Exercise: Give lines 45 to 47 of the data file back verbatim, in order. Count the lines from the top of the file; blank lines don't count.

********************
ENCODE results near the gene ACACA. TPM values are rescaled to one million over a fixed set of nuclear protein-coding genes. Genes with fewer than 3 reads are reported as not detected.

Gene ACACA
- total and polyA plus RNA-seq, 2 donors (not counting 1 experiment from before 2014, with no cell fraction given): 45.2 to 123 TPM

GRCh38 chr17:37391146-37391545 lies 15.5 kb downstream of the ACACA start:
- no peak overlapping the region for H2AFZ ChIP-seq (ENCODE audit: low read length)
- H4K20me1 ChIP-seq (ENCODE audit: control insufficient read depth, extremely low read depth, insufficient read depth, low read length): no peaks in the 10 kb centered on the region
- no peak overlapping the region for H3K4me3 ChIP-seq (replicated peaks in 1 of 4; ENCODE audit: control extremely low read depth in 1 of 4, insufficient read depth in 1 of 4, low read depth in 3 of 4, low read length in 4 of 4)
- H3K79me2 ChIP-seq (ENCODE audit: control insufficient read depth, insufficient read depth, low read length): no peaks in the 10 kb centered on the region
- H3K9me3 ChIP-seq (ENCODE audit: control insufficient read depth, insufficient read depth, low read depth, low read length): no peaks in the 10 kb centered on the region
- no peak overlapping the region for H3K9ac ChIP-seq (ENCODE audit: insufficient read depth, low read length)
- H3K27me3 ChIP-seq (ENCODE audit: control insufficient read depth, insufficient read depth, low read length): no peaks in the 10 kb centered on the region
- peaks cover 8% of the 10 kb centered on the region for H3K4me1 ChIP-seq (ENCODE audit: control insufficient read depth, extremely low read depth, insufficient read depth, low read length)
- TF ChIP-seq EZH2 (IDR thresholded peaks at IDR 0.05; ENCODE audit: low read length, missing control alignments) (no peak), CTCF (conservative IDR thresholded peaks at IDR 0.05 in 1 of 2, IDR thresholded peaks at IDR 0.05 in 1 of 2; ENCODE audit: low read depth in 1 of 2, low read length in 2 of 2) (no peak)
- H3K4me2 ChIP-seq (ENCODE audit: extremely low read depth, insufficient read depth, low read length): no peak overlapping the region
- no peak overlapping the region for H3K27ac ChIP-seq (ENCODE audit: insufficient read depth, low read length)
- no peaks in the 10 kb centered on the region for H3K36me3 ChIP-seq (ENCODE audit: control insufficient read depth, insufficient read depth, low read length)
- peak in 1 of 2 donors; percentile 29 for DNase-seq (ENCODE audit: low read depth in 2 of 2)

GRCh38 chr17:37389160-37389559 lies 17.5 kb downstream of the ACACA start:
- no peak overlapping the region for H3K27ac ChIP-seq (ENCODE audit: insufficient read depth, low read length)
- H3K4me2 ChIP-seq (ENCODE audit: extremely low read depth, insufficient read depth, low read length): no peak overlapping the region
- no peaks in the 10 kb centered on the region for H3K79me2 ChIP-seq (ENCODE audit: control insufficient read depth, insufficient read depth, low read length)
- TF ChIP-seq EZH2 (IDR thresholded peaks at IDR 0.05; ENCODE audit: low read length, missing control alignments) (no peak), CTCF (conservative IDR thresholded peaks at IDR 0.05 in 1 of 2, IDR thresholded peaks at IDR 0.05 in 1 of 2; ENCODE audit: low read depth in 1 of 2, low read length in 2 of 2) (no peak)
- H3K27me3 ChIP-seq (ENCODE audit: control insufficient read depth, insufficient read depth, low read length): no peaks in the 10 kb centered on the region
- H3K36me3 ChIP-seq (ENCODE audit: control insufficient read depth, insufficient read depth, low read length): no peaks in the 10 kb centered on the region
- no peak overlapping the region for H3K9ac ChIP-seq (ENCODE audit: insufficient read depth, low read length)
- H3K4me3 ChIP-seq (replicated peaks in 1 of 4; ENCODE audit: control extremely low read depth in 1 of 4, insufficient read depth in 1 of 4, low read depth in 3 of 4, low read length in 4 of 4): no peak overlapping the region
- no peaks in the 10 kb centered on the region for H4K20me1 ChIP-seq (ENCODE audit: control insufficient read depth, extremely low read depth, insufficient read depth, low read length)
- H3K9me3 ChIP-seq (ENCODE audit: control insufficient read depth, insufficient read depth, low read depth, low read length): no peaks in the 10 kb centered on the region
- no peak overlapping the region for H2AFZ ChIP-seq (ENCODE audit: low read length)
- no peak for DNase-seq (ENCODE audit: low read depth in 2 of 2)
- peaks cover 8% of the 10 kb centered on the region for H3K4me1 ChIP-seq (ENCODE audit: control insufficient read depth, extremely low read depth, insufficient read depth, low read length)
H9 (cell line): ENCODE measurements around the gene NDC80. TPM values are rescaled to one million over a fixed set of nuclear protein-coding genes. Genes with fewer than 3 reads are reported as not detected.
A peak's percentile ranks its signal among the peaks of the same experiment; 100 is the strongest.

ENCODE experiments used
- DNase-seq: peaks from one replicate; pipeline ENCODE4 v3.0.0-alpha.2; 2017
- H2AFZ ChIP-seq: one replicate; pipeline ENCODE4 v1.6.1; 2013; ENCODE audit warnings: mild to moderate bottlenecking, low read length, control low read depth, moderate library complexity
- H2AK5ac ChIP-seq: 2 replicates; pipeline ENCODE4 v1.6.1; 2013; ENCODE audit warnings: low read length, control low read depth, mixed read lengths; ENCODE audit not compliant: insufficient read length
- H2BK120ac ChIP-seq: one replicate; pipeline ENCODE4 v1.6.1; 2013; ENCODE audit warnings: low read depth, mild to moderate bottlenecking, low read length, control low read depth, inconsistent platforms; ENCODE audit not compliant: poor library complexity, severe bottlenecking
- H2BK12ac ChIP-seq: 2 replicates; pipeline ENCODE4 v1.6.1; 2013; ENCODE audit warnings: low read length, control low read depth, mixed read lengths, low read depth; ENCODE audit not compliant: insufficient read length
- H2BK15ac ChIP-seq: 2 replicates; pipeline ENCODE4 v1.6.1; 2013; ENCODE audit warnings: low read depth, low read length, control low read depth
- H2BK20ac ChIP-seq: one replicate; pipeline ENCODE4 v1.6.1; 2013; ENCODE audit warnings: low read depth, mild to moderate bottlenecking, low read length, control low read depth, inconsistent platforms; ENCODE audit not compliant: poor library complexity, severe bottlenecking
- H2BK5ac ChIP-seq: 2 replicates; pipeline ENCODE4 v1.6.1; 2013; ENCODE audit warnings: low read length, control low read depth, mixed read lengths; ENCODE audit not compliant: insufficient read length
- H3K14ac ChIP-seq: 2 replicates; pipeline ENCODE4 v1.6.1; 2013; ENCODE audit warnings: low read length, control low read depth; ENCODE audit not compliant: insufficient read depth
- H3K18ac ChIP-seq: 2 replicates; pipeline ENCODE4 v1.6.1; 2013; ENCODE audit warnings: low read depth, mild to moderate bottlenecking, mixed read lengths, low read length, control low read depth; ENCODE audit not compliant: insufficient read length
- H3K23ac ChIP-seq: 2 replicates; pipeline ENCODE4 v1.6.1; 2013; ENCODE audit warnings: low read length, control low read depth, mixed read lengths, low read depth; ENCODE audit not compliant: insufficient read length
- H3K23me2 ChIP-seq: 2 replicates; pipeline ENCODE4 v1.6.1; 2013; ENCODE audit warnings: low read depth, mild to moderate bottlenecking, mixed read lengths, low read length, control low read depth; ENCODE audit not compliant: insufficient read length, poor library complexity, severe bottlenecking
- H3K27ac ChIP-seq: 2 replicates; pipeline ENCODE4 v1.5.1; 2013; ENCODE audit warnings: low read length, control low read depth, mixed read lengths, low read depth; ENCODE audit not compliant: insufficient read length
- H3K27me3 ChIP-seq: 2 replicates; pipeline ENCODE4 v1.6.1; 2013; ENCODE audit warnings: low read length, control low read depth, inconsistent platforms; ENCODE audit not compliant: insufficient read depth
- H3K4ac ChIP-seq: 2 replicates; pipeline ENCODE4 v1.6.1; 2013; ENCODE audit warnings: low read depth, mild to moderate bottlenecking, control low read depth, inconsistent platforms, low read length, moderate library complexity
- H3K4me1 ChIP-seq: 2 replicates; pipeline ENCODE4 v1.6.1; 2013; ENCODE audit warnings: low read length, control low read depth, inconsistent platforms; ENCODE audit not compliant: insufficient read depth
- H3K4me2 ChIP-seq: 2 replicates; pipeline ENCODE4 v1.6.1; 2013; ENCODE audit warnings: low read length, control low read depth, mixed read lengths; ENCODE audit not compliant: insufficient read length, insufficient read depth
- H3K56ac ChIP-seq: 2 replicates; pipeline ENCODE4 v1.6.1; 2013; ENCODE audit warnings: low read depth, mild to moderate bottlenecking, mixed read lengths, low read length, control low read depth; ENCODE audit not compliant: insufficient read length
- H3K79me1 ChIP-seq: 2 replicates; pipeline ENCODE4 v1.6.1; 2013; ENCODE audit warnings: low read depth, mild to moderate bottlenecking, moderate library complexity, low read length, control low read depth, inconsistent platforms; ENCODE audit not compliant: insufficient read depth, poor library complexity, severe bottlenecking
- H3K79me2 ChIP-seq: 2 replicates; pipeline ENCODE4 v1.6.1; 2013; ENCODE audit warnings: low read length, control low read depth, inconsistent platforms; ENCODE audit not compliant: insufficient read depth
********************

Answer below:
- H3K23ac ChIP-seq: 2 replicates; pipeline ENCODE4 v1.6.1; 2013; ENCODE audit warnings: low read length, control low read depth, mixed read lengths, low read depth; ENCODE audit not compliant: insufficient read length
- H3K23me2 ChIP-seq: 2 replicates; pipeline ENCODE4 v1.6.1; 2013; ENCODE audit warnings: low read depth, mild to moderate bottlenecking, mixed read lengths, low read length, control low read depth; ENCODE audit not compliant: insufficient read length, poor library complexity, severe bottlenecking
- H3K27ac ChIP-seq: 2 replicates; pipeline ENCODE4 v1.5.1; 2013; ENCODE audit warnings: low read length, control low read depth, mixed read lengths, low read depth; ENCODE audit not compliant: insufficient read length